it is not uncommon for bids to come in at or above the maximum amount 
of the HISA benefit because, even under the increased benefit amount 
authorized by the 2010 Act, HISA benefits cannot exceed $6,800. After 
receiving the bids and other information submitted in an application, 
VA currently is required to review and assess all the information and 
take further administrative actions before approving the application 
and awarding the benefit. A similar process is followed after the 
improvement or structural alteration is completed and the beneficiary 
requests final payment. The regulatory framework proposed in this 
rulemaking will greatly simplify the process of filing and approving 
HISA claims. We expect that veterans and servicemembers eligible for 
HISA benefits and VA staff will find the new process much easier to 
work with, so that claims will be processed more quickly. We do not 
believe that the simplified process will have a negative impact on the 
integrity of the program because we have incorporated inspection and 
review processes to ensure that HISA benefits are awarded and spent in 
accordance with statutory intent.
    Because we intend to establish a new regulatory framework, with new 
procedures and policies that in many ways represent a significant 
departure from the manner in which HISA is currently administered, we 
do not further address current practice in this rulemaking.

17.3100 Purpose and Scope

    Proposed Sec.  17.3100 would set forth the purpose of the HISA 
program and the scope of Sec. Sec.  17.3100 through 17.3130. Consistent 
with 38 U.S.C. 1717(a)(2), proposed Sec.  17.3100(a) would state that 
the purpose of the HISA benefits program is to provide monetary 
benefits for improvements and structural alterations to the homes of 
eligible veterans or servicemembers that are necessary for the 
continuation of the provision of home health treatment of the 
beneficiary's disability or that provide access to the beneficiary's 
home or to essential lavatory and sanitary facilities in the home.
    Although 38 U.S.C. 1717(a)(2) authorizes VA to ``furnish[ ]''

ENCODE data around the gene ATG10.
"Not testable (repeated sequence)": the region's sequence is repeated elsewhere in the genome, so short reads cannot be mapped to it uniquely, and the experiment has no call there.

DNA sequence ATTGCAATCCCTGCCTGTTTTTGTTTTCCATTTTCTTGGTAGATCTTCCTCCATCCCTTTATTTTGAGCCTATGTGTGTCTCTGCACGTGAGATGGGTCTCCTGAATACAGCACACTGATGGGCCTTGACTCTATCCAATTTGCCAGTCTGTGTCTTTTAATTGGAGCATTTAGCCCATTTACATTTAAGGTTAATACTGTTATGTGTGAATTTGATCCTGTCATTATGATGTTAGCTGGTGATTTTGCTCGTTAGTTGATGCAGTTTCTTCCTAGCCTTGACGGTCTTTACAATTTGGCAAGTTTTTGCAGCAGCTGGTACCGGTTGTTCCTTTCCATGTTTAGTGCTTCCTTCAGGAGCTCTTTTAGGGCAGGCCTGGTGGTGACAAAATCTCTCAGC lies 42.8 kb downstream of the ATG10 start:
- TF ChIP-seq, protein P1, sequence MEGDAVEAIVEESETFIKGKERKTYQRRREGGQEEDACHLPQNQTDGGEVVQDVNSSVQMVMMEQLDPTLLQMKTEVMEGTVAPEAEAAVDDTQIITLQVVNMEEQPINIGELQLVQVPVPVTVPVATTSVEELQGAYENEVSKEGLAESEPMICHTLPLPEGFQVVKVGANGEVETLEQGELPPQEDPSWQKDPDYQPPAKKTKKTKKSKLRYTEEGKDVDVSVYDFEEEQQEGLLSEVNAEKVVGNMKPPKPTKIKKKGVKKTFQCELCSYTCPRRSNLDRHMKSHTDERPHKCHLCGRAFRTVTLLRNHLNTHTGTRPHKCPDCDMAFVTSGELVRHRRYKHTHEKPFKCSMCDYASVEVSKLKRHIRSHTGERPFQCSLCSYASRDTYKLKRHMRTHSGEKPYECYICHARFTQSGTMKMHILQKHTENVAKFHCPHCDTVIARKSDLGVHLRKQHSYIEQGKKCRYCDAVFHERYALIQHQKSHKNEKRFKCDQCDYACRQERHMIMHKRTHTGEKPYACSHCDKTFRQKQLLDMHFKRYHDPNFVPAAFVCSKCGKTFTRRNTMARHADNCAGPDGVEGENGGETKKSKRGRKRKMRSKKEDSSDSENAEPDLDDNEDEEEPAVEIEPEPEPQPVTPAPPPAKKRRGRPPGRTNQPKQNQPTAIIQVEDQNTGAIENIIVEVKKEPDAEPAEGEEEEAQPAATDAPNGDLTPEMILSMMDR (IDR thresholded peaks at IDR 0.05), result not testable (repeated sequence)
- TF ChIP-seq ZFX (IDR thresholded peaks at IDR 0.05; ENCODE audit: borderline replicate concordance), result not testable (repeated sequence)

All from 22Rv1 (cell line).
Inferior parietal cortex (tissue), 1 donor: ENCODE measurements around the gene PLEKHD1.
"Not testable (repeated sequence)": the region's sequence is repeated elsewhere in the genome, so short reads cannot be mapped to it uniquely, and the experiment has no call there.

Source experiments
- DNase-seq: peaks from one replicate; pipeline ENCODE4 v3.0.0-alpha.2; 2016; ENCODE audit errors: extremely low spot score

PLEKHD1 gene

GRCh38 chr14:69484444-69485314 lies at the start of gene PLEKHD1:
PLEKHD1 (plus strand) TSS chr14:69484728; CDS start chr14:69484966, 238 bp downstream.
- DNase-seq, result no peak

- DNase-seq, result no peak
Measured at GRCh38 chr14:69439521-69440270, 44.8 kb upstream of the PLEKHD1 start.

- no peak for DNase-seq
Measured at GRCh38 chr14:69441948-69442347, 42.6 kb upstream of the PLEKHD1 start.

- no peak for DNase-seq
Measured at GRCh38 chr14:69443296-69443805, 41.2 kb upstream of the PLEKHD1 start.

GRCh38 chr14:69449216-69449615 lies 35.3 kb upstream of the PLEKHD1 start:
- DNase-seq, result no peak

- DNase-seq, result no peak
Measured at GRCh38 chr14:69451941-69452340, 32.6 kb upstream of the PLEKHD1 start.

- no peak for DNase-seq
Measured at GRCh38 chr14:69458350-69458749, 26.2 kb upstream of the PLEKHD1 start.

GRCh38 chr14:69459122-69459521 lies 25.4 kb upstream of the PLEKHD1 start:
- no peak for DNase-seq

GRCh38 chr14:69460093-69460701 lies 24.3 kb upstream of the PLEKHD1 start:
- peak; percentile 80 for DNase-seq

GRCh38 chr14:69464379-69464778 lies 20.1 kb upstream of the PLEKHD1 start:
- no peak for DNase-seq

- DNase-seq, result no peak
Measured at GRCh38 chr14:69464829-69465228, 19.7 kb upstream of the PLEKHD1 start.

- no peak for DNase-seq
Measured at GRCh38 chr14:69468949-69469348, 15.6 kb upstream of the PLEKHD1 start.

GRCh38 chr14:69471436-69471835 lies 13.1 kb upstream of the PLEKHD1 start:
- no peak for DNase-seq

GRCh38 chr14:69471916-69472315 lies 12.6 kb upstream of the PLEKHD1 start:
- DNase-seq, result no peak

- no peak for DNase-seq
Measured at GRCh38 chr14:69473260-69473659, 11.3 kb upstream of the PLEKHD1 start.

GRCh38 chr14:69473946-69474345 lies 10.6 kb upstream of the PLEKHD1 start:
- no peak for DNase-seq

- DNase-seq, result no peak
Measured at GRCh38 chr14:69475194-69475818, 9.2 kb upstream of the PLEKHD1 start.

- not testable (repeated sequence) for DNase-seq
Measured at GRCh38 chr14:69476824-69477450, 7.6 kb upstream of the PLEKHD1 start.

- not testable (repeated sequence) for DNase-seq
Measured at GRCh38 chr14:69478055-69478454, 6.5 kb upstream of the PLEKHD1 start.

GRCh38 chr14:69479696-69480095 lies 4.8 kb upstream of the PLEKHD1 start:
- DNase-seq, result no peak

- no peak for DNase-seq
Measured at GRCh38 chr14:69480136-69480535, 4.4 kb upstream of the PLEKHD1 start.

improvements and structural alterations, we believe that Congress 
intended that VA pay for the cost of improvements or structural 
alterations, rather than that VA actually make the improvements or 
structural alterations. Our interpretation of the word ``furnish'' 
would permit VA to provide reimbursement to veterans who obtain such 
improvements or structural alterations, rather than actually 
identifying contractors and negotiating for the completion of 
particular projects. Our interpretation of the statute would ensure the 
most efficient and administratively convenient distribution of the 
limited funds authorized by section 1717(a)(2), and would represent a 
user-friendly way to administer the program to veterans and 
servicemembers.
    We also note that improvements or structural alterations made with 
HISA benefits are distinct from other benefits available under the 
Veterans Health Administration's (VHA) Prosthetic and Sensory Aids 
Service under 38 U.S.C. 8123. The Prosthetic and Sensory Aids Service 
provides prosthetic equipment and devices that may require 
modifications to a beneficiary's home to ensure their proper function 
within the home, but these modifications would be paid for with 
Prosthetic and Sensory Aid Service funds, rather than HISA benefits.
    HISA benefits are also distinct from the Specially Adapted Housing 
for Disabled Veterans benefit, authorized under 38 U.S.C. Chapter 21, 
which is administered by the Veterans Benefits Administration, provides 
a significantly greater benefit amount, and is designed to assist 
certain eligible veterans who

[[Page 69616]]

are entitled to compensation for permanent and total service-connected 
disability ``in acquiring a suitable housing unit'' or adaptations to 
housing necessary to accommodate the veteran's disabilities. 38 U.S.C. 
2101(a). Under the Specially Adapted Housing program, VA also provides 
``model plans and specifications of suitable housing units'' and 
develops, maintains, and provides to veterans a ``handbook containing 
appropriate designs for specially adapted housing.'' 38 U.S.C. 2103. A 
veteran may obtain HISA benefits in addition to these other benefits.
    Proposed paragraph Sec.  17.3100(b) would clarify that these 
proposed regulations apply only to the HISA benefits program, unless at 
some future date another section in the CFR specifically provides 
otherwise.

17.3101 Definitions